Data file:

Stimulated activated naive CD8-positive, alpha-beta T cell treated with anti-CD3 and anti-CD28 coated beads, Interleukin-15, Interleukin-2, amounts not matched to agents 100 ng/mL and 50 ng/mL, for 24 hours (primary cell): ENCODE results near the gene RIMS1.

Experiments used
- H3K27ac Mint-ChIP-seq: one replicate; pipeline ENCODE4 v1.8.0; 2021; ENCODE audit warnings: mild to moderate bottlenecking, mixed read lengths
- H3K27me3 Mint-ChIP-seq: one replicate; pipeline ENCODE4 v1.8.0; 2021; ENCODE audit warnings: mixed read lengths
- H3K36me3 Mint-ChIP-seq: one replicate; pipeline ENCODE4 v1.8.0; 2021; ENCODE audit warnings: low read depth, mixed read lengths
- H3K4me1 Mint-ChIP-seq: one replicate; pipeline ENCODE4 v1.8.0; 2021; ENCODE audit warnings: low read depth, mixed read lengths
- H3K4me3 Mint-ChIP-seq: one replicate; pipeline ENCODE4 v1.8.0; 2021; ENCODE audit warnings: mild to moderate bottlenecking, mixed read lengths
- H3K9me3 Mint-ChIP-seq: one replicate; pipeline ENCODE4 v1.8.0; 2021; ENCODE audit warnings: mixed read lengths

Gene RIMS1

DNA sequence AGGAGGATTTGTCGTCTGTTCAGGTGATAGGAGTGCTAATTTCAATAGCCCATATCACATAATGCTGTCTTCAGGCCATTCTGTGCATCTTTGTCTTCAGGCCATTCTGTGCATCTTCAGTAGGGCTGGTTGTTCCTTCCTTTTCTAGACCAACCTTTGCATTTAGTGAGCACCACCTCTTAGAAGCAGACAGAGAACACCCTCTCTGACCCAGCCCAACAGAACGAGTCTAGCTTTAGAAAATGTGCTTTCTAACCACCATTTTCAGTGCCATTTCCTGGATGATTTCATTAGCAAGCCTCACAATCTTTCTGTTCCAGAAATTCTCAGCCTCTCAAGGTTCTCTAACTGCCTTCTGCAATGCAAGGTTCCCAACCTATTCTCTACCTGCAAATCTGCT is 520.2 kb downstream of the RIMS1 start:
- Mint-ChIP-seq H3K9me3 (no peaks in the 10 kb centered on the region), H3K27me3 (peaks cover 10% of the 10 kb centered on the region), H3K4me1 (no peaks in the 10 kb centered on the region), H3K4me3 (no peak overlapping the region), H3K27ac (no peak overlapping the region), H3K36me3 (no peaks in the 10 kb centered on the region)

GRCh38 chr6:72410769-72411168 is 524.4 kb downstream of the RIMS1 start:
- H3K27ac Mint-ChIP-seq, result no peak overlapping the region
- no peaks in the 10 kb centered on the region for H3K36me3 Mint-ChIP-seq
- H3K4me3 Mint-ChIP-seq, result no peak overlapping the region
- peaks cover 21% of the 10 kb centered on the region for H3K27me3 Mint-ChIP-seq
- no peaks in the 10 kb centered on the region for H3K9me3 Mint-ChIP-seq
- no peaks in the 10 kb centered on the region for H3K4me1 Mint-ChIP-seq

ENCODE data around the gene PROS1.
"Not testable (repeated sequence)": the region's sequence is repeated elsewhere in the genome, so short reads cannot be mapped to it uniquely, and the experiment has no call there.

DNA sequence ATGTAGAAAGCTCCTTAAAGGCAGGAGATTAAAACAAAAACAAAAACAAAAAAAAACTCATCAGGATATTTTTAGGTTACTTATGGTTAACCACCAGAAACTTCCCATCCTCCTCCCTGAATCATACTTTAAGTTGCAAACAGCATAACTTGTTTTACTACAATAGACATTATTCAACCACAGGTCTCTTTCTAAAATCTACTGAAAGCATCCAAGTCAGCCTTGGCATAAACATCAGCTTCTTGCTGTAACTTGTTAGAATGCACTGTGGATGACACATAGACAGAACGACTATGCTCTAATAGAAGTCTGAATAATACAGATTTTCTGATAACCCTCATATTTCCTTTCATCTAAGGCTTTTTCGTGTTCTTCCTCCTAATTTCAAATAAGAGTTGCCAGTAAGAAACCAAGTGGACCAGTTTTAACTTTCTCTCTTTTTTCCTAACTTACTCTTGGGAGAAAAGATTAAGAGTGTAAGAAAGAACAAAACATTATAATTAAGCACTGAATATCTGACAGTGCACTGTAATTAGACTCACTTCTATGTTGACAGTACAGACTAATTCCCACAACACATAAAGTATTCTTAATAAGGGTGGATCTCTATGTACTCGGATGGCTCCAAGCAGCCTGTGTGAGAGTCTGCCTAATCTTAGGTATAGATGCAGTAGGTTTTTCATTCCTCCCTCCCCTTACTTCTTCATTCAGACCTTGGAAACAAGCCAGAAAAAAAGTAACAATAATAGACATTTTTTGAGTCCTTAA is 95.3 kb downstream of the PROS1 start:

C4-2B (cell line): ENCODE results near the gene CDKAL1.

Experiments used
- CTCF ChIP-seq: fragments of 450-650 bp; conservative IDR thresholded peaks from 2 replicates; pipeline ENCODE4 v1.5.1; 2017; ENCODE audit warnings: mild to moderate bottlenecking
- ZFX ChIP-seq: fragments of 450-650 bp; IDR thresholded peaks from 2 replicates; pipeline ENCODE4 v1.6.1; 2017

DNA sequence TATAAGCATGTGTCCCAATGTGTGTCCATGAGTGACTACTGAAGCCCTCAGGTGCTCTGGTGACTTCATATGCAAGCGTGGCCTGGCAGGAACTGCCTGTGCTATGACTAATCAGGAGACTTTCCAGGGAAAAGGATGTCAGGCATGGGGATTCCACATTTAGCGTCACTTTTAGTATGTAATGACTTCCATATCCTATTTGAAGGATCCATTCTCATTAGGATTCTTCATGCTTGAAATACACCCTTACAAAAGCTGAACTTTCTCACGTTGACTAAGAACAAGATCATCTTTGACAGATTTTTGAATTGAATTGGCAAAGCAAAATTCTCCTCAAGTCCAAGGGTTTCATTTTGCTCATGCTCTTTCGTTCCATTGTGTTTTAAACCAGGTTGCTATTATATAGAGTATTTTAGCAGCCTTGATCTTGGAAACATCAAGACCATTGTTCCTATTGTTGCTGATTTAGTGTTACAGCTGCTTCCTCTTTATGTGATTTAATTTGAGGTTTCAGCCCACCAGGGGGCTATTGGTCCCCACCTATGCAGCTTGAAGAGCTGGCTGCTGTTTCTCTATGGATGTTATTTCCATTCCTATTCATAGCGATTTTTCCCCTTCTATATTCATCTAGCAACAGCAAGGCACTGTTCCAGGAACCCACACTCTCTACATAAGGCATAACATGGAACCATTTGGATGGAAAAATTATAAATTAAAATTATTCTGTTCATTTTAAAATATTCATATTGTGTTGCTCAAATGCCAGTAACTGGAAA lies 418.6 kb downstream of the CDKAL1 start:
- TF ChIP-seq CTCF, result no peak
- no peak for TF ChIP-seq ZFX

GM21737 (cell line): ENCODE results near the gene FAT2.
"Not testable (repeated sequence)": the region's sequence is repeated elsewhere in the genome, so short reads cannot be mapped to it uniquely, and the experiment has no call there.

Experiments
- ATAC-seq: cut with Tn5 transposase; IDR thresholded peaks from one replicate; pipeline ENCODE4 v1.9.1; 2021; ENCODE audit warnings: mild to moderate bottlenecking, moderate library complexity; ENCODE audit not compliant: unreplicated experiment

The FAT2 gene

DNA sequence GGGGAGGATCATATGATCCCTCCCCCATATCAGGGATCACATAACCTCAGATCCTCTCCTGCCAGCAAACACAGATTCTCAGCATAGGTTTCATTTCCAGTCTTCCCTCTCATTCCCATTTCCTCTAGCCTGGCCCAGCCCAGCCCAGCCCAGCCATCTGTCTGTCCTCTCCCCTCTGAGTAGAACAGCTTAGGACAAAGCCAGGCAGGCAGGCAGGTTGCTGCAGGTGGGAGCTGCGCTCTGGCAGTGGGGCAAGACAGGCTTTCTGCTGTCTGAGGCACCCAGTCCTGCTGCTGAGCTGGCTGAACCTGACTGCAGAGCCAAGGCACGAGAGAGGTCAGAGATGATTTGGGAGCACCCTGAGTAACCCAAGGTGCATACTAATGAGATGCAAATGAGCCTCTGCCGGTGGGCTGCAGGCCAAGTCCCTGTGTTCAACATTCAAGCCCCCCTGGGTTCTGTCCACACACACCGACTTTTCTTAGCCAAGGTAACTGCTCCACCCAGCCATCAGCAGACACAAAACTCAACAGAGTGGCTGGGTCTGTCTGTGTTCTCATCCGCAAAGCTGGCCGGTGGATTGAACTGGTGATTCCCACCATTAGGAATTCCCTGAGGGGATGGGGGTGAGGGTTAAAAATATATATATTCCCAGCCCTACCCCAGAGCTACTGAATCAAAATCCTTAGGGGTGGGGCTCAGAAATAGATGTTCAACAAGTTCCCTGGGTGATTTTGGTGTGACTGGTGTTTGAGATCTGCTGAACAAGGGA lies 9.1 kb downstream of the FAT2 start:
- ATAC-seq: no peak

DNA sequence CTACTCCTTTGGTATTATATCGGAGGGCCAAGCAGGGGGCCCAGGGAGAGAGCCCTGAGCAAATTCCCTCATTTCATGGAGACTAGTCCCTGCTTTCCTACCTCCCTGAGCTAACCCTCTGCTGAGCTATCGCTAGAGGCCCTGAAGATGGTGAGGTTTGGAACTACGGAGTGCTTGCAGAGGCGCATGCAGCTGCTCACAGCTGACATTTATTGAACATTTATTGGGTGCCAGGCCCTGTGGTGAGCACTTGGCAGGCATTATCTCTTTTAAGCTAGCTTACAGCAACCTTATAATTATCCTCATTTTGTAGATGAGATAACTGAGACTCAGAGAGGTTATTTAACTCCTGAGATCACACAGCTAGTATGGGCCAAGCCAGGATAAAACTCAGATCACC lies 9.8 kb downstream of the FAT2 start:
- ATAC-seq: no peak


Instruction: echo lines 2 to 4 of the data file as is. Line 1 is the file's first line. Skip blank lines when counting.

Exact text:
Experiments used
- H3K27ac Mint-ChIP-seq: one replicate; pipeline ENCODE4 v1.8.0; 2021; ENCODE audit warnings: mild to moderate bottlenecking, mixed read lengths
- H3K27me3 Mint-ChIP-seq: one replicate; pipeline ENCODE4 v1.8.0; 2021; ENCODE audit warnings: mixed read lengths